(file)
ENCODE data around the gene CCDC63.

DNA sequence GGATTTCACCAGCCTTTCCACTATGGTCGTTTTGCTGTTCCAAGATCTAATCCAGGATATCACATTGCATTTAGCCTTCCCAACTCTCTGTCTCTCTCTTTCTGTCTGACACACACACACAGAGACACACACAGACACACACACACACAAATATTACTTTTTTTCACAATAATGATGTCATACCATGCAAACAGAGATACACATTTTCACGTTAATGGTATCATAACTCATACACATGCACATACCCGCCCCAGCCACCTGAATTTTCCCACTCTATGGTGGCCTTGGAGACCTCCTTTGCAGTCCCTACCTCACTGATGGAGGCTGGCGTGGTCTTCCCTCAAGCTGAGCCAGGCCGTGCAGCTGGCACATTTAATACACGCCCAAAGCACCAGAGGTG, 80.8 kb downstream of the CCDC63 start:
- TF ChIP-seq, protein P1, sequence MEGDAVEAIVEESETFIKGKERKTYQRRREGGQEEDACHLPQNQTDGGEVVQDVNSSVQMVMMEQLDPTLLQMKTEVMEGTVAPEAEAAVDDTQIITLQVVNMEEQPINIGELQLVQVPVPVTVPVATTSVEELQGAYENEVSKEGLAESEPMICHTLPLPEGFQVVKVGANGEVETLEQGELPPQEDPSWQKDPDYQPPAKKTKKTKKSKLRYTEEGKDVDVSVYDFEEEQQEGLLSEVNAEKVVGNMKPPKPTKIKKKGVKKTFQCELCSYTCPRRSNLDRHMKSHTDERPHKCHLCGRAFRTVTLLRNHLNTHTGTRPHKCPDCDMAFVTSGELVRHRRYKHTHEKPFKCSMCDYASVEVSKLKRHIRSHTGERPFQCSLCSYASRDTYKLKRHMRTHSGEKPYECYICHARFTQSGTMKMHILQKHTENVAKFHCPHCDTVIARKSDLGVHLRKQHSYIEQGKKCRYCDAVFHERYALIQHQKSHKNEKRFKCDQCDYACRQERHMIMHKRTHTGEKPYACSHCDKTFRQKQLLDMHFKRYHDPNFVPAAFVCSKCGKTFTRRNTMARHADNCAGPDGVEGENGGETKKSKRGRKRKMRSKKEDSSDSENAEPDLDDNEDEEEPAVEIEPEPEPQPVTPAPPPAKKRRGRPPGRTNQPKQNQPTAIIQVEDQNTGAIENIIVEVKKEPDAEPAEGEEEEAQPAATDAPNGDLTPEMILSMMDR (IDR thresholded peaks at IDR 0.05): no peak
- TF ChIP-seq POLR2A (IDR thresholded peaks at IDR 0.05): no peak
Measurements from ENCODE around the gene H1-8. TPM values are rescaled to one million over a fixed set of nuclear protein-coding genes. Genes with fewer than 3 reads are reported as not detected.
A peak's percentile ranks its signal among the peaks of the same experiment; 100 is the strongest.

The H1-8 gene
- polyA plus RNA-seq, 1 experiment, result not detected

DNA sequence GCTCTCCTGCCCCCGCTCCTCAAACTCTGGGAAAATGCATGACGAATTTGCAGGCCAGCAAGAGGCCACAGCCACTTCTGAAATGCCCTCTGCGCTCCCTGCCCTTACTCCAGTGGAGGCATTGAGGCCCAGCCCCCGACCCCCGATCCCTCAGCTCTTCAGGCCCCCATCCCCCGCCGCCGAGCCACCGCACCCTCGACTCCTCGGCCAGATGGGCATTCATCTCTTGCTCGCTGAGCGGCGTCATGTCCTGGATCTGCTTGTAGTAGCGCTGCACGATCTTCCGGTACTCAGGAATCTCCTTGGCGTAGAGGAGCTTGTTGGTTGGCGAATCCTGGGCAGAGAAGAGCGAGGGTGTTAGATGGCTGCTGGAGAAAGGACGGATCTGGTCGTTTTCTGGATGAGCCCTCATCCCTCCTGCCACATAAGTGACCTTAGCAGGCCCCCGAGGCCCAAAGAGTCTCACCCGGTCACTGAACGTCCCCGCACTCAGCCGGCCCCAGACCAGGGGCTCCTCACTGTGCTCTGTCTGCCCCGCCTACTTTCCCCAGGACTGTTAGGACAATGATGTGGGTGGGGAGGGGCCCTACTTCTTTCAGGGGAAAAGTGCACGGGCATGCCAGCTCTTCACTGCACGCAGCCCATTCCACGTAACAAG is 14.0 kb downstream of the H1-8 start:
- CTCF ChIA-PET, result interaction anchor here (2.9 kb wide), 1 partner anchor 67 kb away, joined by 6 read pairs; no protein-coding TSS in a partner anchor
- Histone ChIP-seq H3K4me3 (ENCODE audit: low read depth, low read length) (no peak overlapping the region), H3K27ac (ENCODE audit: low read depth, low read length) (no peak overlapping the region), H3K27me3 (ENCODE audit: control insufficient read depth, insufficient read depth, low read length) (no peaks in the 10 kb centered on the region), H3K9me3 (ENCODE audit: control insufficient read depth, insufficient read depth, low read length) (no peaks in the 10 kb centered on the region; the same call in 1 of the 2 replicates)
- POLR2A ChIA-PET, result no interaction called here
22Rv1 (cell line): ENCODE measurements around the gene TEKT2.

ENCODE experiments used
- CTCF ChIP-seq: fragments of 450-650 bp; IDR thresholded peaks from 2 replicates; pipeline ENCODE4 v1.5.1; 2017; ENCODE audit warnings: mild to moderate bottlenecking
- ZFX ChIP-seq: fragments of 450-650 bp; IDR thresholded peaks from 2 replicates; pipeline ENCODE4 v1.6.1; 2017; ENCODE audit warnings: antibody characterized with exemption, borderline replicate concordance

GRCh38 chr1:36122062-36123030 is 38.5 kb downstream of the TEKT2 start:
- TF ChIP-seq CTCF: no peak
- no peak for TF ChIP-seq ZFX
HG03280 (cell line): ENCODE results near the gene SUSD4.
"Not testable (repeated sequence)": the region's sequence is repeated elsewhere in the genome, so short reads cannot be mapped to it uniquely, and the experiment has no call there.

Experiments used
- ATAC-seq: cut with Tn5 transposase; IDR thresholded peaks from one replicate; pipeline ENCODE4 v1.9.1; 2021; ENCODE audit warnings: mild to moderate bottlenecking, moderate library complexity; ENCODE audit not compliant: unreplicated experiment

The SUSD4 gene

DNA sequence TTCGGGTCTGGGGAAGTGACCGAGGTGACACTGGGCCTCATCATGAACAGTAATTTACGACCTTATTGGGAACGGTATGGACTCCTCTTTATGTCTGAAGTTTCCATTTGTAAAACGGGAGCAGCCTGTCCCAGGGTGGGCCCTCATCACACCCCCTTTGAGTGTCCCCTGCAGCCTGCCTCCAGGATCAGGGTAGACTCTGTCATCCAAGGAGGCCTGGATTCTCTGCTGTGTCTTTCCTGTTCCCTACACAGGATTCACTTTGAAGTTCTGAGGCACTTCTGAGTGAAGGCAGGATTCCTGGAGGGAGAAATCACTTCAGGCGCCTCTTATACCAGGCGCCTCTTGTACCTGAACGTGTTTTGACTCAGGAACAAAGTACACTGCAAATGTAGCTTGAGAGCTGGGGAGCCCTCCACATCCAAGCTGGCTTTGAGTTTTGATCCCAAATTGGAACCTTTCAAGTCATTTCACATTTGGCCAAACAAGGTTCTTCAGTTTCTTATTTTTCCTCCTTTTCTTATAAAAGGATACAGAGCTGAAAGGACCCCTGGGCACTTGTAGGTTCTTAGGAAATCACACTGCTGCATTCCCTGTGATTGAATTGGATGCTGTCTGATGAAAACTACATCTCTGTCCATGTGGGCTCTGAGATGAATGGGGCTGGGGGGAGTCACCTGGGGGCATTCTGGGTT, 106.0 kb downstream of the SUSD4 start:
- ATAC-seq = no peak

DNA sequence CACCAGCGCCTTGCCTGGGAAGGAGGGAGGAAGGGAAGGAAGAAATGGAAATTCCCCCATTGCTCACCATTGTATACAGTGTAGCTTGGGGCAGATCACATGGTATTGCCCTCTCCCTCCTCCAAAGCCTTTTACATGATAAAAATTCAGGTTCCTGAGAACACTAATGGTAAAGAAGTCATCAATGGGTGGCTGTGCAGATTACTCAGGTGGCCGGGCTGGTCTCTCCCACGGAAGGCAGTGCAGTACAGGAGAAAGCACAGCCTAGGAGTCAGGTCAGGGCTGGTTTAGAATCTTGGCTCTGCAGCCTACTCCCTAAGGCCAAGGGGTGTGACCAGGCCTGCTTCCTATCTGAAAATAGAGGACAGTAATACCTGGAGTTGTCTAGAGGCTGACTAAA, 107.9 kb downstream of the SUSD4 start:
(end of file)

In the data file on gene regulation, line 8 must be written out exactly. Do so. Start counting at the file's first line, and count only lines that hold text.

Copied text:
- polyA plus RNA-seq, 1 experiment, result not detected